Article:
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  • Emerging Markets Debt Daily

    China’s Mixed Activity Signals – What’s Next?

    Natalia Gurushina, Chief Economist, Emerging Markets Fixed Income Strategy
    April 30, 2021
     

    China’s mixed activity signals raised concerns about the pace of normalization. Brazil’s encouraging fiscal news raised hopes that the worst is over.

    China’s official and Caixin activity gauges (Purchasing Managers Indices, or PMIs) stayed in expansion zone but moved in opposite directions in April. This raised some questions about the pace of policy normalization and the direction of structural changes (dealing with asset bubbles and allowing more corporate defaults). As regards tapering, the large-scale stimulus is over but China has enough levers to provide targeted support if growth headwinds intensify. Plus, China’s corporate spreads did not widen as much as would be expected from the previous upticks in defaults. This may be interpreted as a sign that the economy is mature enough to deal with the potential moral hazard of encouraging loans without jeopardizing the financial system’s stability. But we keep our eyes open.

    Brazil’s latest fiscal numbers raised hopes that the worst might be over. The government’s primary surplus was larger than expected in March, while the debt-to-GDP ratio dropped a few decimal points. We are not that naïve to assume that there will be no fiscal bumps in the pre-election year―especially in light of ex-President Luiz Inácio Lula da Silva’s (Lula’s) political resurrection. Still, the stabilizing or falling debt-to-GDP ratio (see chart below) may calm the bond market. There are also signs that tax reform might be more alive than we thought―headlines suggest that there is a deal to vote on reform in four stages, and this includes the creation of a national value-added tax (VAT). Expectations are super-low, so any positive news might produce a nice market reaction.

    First things first―Poland’s central bank (NBP) will not do anything about higher inflation right now. Headline annual inflation surged unexpectedly to 4.3% in April, but the super-dovish NBP continues to treat upside surprises as transitory. The fact that headline inflation is driven mainly by elevated fuel and food prices, while the core price momentum appears to be waning, boosts the central bank’s confidence. There are several structural issues that can push Poland’s inflation higher on a more sustainable basis (a higher minimum wage, for example). But the market thinks Poland’s policy tightening is 2022 business (unlike Hungary or the Czech Republic).

    Charts at a Glance: Brazil Debt/GDP Ratio – The Worst Is Over?

    Charts at a Glance: Brazil Debt/GDP Ratio – The Worst Is Over?

    Source: Bloomberg LP

  • PMI – Purchasing Managers’ Index: economic indicators derived from monthly surveys of private sector companies. A reading above 50 indicates expansion, and a reading below 50 indicates contraction; ISM – Institute for Supply Management PMI: ISM releases an index based on more than 400 purchasing and supply managers surveys; both in the manufacturing and non-manufacturing industries; CPI – Consumer Price Index: an index of the variation in prices paid by typical consumers for retail goods and other items; PPI – Producer Price Index: a family of indexes that measures the average change in selling prices received by domestic producers of goods and services over time; PCE inflation – Personal Consumption Expenditures Price Index: one measure of U.S. inflation, tracking the change in prices of goods and services purchased by consumers throughout the economy; MSCI – Morgan Stanley Capital International: an American provider of equity, fixed income, hedge fund stock market indexes, and equity portfolio analysis tools; VIX – CBOE Volatility Index: an index created by the Chicago Board Options Exchange (CBOE), which shows the market's expectation of 30-day volatility. It is constructed using the implied volatilities on S&P 500 index options.; GBI-EM – JP Morgan’s Government Bond Index – Emerging Markets: comprehensive emerging market debt benchmarks that track local currency bonds issued by Emerging market governments; EMBI – JP Morgan’s Emerging Market Bond Index: JP Morgan's index of dollar-denominated sovereign bonds issued by a selection of emerging market countries; EMBIG - JP Morgan’s Emerging Market Bond Index Global: tracks total returns for traded external debt instruments in emerging markets.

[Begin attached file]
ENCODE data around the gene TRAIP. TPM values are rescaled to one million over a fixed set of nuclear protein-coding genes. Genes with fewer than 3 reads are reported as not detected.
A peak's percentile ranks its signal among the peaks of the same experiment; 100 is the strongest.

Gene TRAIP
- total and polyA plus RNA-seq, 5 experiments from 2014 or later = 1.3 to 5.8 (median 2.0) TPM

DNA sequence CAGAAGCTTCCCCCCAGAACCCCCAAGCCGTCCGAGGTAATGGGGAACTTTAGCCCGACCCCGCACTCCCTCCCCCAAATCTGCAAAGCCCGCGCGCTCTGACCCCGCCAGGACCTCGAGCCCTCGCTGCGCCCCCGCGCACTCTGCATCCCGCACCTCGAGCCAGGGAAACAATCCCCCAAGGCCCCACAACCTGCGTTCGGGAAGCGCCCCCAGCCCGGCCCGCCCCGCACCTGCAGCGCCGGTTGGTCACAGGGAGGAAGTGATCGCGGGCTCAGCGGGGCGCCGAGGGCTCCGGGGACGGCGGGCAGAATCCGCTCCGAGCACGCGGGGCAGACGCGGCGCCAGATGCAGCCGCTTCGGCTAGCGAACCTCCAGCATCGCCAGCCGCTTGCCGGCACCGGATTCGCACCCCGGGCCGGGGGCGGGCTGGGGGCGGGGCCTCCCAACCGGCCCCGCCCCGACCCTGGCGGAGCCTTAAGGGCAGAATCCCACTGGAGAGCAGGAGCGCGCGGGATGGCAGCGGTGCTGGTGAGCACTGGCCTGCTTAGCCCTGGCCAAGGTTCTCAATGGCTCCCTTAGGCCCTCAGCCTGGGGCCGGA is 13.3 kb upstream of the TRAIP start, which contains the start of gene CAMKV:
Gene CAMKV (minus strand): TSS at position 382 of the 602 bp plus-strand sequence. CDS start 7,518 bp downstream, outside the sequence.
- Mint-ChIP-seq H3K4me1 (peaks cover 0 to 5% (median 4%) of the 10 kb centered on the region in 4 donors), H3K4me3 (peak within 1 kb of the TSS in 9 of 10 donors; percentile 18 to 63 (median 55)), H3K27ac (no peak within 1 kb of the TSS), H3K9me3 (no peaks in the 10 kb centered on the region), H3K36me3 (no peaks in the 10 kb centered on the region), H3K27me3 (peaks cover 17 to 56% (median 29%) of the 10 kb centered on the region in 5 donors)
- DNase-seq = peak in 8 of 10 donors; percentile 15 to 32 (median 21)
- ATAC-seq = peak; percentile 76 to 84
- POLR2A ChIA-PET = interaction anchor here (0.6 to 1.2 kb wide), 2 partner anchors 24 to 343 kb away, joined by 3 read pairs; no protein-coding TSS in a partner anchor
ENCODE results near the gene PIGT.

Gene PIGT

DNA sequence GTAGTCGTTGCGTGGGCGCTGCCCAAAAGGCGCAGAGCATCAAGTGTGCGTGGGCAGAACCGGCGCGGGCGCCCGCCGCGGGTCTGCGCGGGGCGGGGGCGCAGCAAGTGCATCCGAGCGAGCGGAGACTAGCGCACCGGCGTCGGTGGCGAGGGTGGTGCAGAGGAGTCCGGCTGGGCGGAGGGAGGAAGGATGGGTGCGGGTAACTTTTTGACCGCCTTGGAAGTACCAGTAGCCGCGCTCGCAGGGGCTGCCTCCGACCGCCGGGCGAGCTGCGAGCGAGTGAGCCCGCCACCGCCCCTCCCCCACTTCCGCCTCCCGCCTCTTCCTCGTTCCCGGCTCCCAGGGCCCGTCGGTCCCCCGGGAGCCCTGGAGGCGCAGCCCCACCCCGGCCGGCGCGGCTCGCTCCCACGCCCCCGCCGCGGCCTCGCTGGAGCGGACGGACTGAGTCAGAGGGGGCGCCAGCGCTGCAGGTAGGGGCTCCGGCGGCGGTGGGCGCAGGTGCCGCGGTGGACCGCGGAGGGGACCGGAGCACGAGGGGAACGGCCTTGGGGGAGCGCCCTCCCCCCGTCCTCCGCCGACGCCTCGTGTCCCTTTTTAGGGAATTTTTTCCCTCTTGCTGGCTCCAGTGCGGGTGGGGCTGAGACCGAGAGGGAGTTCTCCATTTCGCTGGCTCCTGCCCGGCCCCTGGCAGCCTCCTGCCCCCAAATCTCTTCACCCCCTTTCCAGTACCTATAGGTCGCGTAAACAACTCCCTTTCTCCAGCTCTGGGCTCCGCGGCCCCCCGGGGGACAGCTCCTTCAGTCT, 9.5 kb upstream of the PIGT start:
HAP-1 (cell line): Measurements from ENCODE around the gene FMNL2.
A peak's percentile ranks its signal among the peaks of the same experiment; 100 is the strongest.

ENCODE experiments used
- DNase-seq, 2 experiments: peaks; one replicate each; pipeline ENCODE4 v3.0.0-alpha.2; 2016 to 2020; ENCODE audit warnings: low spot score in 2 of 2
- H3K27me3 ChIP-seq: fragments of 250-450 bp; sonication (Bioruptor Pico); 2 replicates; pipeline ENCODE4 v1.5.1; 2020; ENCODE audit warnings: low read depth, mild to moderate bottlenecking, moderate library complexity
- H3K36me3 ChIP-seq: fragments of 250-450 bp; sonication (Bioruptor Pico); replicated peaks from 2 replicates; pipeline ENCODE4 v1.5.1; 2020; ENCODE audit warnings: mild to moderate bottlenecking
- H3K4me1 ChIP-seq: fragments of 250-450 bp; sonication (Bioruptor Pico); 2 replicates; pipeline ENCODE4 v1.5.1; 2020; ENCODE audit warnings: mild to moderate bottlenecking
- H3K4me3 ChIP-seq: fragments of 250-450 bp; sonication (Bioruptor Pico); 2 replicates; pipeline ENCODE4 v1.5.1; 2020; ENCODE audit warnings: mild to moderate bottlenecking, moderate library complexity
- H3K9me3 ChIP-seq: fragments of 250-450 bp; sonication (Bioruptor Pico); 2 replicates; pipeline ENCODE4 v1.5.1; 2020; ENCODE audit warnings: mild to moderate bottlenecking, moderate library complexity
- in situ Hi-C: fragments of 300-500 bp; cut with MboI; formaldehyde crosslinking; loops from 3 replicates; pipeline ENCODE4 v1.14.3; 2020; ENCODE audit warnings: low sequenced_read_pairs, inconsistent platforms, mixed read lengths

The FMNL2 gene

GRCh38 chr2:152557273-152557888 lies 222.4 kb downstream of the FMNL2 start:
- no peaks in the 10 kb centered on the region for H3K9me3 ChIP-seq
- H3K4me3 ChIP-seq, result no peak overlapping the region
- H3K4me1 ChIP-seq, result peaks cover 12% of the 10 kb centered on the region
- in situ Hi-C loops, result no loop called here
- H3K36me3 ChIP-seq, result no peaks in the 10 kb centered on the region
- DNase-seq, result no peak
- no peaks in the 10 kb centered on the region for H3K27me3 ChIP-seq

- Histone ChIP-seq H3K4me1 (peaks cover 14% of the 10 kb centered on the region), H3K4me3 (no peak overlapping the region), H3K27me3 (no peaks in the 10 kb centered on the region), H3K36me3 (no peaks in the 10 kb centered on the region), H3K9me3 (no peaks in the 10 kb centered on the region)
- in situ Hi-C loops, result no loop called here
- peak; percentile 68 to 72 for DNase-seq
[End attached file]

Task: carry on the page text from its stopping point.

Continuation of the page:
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  • Authored by

    Natalia Gurushina
    Chief Economist, Emerging Markets Fixed Income Strategy

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